New photos show Phantom Galaxy, around 32 million light-years away
New photos released Monday by NASA and the European Space Agency (ESA) provide an in-depth look at the Phantom Galaxy, more formally known as M74, located around 32 million light-years away from Earth.
The photos, taken by the Hubble Space Telescope and James Webb Space Telescope, provide different views of the galaxy, known for its well-defined spiral formation. While the Hubble telescope excels in giving insights into ultraviolet and visible wavelengths, the Webb telescope works best in analyzing infrared wavelengths.
Combining data from the two telescopes created three images, one from each telescope and a combination of the two, that provide deeper insight into the galaxy.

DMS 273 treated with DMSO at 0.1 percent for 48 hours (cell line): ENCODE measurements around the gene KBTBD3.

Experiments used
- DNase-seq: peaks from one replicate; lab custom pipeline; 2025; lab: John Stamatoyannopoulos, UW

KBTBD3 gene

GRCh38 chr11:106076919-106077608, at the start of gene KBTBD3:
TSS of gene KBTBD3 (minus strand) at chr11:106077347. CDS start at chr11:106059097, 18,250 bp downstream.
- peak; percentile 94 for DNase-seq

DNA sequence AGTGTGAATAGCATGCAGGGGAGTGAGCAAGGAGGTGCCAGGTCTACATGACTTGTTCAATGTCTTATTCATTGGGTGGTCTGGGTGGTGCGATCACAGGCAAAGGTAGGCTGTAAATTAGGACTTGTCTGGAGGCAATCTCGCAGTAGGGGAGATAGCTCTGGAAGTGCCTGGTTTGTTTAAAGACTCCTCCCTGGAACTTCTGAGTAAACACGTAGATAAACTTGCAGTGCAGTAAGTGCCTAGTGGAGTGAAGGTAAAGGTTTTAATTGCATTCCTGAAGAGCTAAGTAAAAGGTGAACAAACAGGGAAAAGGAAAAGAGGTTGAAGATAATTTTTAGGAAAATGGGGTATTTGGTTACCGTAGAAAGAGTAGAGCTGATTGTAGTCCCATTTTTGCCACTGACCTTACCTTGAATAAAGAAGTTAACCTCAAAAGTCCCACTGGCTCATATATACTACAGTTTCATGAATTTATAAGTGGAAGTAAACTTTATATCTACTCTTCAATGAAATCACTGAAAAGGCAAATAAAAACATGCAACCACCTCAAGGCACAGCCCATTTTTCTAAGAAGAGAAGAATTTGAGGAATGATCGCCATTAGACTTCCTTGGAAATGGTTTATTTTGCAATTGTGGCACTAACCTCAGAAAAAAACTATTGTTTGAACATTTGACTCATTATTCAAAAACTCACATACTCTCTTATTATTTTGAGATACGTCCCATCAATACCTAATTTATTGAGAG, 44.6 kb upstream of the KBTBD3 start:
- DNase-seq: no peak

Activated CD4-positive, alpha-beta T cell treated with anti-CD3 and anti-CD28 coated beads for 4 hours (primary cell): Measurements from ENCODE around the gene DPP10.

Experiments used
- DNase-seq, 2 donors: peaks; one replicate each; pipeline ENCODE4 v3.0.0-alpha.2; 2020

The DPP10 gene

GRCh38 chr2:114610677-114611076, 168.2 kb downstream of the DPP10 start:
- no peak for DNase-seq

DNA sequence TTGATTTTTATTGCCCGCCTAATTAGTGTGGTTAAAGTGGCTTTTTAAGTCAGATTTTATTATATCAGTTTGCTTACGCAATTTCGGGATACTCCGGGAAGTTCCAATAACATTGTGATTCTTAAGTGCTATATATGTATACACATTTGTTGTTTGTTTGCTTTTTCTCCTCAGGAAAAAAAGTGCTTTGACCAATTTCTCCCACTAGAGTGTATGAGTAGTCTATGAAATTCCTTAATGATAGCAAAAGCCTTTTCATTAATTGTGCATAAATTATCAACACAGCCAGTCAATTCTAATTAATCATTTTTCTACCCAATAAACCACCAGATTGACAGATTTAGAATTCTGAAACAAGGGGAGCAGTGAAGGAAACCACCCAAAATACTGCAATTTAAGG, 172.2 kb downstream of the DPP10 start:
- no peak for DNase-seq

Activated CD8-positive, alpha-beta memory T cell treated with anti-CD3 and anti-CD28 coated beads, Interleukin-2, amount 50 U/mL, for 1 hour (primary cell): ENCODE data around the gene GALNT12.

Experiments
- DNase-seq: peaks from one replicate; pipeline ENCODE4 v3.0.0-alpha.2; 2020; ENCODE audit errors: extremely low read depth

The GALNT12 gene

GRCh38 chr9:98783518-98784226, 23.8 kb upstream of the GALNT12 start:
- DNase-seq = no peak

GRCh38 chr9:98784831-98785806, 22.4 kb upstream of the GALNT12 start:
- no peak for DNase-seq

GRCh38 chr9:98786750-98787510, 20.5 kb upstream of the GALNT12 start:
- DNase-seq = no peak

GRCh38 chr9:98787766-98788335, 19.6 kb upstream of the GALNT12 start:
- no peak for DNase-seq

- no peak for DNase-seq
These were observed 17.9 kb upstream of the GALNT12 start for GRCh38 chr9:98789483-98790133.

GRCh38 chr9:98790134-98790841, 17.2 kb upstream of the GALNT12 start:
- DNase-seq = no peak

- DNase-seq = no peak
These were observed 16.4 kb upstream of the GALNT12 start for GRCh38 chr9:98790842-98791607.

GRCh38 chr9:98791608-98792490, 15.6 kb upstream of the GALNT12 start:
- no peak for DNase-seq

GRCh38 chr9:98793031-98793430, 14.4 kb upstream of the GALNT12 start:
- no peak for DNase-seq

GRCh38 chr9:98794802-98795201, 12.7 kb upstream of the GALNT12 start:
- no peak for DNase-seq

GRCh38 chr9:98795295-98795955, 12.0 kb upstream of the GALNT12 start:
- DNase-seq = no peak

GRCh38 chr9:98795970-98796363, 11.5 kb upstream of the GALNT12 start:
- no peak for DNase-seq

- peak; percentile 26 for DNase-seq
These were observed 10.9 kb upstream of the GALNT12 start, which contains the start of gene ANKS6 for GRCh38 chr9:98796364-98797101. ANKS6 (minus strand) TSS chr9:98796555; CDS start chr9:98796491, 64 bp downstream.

“New images of the spectacular Phantom Galaxy, M74, showcase the power of space observatories working together in multiple wavelengths,” the ESA wrote.
The Hubble telescope’s optical vision photos show older stars focused toward the center of the spiral and younger, blue stars in the outer region of the spiral, while the Webb telescope’s infrared vision showcases a ring star formation near the center of the galaxy and gas and dust in its arm regions.
“Now we have a broader (and even more beautiful!) understanding of the galaxy M74!” NASA tweeted Tuesday about the images.
The specific spiral structure of the Phantom Galaxy “makes it a favourite target for astronomers studying the origin and structure of galactic spirals,” the ESA noted.
The new photos are among several that have been made public since the initial images from the $10 billion James Webb telescope were released in July.